C.L.L ~Crystal Lover Light doesn’t seem to ultimately know if it wants to highlight the charms of Crystal’s age, downplay them, or try to make Crystal appear more grown by leaning into specific sounds matched with certain elements of Crystal’s voice. There’s this constant back and forth that the album does, and I wonder if this was part of the reason why this album didn’t really catch on. If this album is wanting to be grown, but also play up that it’s from a teenage girl, then who exactly were Sony wanting this album to appeal to? Comparatively we have an album like Hikaru Utada’s First Love, which featured subject matters which felt beyond Hikaru’s years; but all in all First Love still felt like an album from a 15 year old girl. There was no sense of the producers ever trying to hide it or downplay it. Everybody seemed to be on the same page in terms of what First Love would be as an album and how it would represent Hikaru Utada. Where-as with C.L.L ~Crystal Lover Light, nobody seemed to be sure when it came to the music, despite there being a clear intent and through line with Crystal Kay's image and the aesthetic of the music videos.

Seeing as the producers of this album didn’t know what they wanted to do in regards to portraying Crystal’s age through the material any-damn-way, I don’t get why Sony didn’t just go right-on-ahead and include “Shorty and the EZ Mouse” from Bust-a-Groove. It woulda sat nicely next to a song like “C’Mon Babe”, and more people were probably aware of that song than any of the singles released off of this album, even if they didn’t know that Crystal was the one who sang it. All the more reason to have included it.

Album Review: Crystal Kay - C.L.L. ~Crystal Lover Light | Random J Pop

There’s a really clear arc across Crystal Kay’s discography which truly starts tenfold with Almost Seventeen - an album which established THE sound that Crystal would go on to ultimately be known for and is still known for. 637 -Always & Forever- is a time capsule album which feels reflective of who Crystal was and the music she was into at the time of its release, which is why it feels so separate from her discography and is a wholly overlooked album in general. And whilst it would be easy to lump C.L.L ~Crystal Lover Light with it, I feel that this album holds a lot of relevance in terms of who Crystal would go on to become, especially once she left Sony. An album that C.L.L ~Crystal Lover Light has gone on to remind me of over time is Crystal's 2012 album Vivid. The way this album embraces a bunch of different sounds and styles. The lack of caring about expectations. The fearlessness and eagerness of venturing into the unknown. And it makes sense. C.L.L ~Crystal Lover Light was Crystal Kay’s first ever album, and Vivid was Crystal Kay’s first album at a new record label after a decade of being signed to the label at which she built her career. But it’s really clear that nobody at Sony really had a clue at this point on how to market Crystal or package her, something that Vivid also suffered from. And wildly enough, C.L.L. ~Crystal Lover Light also reminds me of Shine, because of how it touches on 60s Motown, and how you can split both albums down the middle. The single choices, whilst understandable, are not reflective of this album at all. Shout outs to those of you who bought C.L.L ~Crystal Lover Light because you liked “Shadows of Desire”, just to find there’s no other song on this album like it. Sony played y’all.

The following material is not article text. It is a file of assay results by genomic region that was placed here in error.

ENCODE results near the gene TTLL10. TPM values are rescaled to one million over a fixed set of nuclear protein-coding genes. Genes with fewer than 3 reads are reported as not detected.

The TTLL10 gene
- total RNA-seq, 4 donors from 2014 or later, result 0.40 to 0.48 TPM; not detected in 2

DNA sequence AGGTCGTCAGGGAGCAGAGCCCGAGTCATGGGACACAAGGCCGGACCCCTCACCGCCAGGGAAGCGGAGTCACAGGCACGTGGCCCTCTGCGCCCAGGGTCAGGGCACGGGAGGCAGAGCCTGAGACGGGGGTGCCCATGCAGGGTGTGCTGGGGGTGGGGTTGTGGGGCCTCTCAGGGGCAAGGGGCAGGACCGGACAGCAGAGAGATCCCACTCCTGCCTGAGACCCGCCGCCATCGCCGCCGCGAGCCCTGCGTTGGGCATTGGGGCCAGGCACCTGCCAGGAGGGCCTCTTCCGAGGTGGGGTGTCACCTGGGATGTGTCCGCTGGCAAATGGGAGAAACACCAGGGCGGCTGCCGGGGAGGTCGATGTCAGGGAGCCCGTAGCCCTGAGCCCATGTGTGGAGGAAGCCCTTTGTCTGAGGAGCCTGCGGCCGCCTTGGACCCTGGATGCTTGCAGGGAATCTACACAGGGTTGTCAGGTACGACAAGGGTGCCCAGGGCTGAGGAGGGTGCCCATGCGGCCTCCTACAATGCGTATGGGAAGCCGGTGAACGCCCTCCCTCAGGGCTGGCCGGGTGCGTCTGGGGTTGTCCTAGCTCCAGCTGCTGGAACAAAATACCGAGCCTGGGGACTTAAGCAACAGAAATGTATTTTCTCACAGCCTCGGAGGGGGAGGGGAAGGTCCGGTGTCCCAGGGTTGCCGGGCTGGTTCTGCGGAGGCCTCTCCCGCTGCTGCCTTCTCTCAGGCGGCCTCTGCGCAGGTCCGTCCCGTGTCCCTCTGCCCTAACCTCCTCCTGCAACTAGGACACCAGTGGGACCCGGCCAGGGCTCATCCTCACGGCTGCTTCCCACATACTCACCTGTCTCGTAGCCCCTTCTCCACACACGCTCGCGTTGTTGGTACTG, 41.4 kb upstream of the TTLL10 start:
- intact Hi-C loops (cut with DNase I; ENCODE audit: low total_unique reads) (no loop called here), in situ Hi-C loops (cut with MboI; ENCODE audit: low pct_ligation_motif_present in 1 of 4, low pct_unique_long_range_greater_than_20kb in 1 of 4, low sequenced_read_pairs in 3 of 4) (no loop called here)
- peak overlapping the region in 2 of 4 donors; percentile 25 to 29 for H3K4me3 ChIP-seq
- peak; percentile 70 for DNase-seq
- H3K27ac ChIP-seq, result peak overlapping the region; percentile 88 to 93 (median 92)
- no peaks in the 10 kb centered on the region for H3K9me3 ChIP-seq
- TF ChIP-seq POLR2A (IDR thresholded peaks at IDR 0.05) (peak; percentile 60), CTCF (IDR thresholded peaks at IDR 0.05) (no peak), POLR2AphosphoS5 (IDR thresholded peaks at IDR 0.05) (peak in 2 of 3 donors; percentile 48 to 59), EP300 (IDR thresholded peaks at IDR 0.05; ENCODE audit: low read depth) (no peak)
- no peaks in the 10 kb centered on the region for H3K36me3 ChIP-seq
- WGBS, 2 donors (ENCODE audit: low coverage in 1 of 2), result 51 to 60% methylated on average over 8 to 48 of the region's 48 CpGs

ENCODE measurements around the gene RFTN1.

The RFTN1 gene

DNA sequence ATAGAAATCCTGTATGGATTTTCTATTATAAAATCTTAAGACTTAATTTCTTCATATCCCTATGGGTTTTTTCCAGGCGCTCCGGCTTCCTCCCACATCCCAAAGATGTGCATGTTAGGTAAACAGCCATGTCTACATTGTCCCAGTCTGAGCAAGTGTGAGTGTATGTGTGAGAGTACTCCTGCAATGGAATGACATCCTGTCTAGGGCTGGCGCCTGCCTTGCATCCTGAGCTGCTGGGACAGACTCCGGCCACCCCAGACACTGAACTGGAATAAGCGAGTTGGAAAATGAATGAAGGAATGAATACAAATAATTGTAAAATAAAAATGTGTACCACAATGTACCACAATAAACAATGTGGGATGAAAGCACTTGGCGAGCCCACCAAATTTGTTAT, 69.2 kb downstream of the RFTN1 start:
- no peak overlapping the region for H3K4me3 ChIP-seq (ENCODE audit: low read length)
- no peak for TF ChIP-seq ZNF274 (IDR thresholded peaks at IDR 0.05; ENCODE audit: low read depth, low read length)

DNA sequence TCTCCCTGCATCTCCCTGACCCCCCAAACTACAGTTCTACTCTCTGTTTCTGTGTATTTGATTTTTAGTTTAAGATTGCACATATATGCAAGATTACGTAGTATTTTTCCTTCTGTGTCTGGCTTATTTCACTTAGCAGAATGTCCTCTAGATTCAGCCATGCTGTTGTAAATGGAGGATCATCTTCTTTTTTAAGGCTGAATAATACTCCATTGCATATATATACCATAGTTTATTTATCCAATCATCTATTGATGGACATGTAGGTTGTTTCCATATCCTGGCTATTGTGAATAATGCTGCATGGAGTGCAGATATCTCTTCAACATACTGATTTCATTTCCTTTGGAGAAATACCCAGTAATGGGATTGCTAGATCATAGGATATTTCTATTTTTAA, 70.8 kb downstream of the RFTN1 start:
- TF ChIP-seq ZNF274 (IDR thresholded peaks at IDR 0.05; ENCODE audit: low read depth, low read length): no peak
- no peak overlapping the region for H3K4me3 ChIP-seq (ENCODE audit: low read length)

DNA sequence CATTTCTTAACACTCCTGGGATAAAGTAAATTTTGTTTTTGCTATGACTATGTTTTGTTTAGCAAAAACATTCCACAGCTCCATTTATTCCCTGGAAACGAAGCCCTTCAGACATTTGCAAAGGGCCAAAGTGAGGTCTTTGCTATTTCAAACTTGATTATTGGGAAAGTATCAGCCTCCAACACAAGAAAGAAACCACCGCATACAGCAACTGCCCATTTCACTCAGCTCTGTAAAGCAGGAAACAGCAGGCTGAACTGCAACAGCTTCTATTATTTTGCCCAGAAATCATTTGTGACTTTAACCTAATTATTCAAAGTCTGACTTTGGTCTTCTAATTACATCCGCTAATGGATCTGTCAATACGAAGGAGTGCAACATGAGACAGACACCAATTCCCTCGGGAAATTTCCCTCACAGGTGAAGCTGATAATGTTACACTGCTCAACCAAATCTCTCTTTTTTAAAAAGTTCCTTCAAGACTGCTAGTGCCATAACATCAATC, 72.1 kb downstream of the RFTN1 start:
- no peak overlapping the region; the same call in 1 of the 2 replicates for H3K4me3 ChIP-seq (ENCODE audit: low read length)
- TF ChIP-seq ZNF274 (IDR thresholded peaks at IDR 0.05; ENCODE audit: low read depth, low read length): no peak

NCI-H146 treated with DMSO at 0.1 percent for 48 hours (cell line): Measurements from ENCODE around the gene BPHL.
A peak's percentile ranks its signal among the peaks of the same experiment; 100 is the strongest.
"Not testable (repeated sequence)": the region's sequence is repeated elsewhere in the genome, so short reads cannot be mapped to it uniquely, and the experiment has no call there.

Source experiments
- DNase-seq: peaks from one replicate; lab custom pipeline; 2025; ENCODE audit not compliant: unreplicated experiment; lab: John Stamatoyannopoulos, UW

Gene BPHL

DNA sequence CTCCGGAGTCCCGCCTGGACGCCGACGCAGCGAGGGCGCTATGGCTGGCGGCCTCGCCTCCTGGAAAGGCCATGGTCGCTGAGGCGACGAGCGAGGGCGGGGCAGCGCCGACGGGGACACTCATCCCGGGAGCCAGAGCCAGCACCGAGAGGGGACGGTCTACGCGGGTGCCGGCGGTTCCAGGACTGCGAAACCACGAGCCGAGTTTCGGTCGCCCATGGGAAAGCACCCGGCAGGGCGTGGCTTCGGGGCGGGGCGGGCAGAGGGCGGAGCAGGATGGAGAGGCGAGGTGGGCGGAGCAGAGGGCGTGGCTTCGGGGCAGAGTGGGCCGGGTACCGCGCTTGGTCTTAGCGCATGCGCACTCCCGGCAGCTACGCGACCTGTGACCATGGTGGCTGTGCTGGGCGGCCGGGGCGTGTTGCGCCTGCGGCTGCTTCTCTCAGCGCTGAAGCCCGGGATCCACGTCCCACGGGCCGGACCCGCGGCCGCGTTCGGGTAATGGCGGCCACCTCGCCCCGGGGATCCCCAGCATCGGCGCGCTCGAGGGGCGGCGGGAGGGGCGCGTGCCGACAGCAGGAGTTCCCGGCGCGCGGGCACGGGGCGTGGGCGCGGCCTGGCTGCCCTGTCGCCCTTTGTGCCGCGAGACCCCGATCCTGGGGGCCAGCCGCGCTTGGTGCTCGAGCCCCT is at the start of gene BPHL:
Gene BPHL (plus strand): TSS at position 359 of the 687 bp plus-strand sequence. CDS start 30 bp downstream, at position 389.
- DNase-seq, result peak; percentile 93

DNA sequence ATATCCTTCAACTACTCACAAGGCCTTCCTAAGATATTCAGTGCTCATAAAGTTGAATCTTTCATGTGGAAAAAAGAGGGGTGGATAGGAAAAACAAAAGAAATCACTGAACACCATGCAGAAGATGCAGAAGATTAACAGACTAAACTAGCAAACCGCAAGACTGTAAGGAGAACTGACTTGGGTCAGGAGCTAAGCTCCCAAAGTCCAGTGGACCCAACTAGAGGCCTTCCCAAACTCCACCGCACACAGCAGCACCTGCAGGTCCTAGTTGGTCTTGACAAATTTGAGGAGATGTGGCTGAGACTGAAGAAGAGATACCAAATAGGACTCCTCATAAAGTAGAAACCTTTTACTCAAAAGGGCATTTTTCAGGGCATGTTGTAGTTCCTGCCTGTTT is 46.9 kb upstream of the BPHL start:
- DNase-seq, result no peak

C.L.L. ~Crystal Lover Light is the one album in Crystal Kay’s discography that I’d say is an acquired taste, between the sound and her vocals. It’s easy to see the album as non-essential, and I honestly wouldn’t contest though who feel this way about it. But this is a fun album which marks the beginnings of one of the best voices and talents in Japanese R&B. How can you just skip on an origin story!? In many ways this album was an unfortunate foreshadowing for Crystal’s career as a whole. Forward thinking. Overlooked. Underrated. Strangely managed. But fun at times.

Verdict: Chew, chew, chewing gummu BAYBEH

■ Eternal Memories 🔥
■ Teenage Universe ~Chewing Gum Baby
■ Let's Suika Dorobo 🔥
■ Today Friend the Decoration Cake Kau Kau GO
■ Tsurenai Guitar 🏆
■ Papa Donpi
■ Rainy Blue Day
■ C'mon Babe 🔥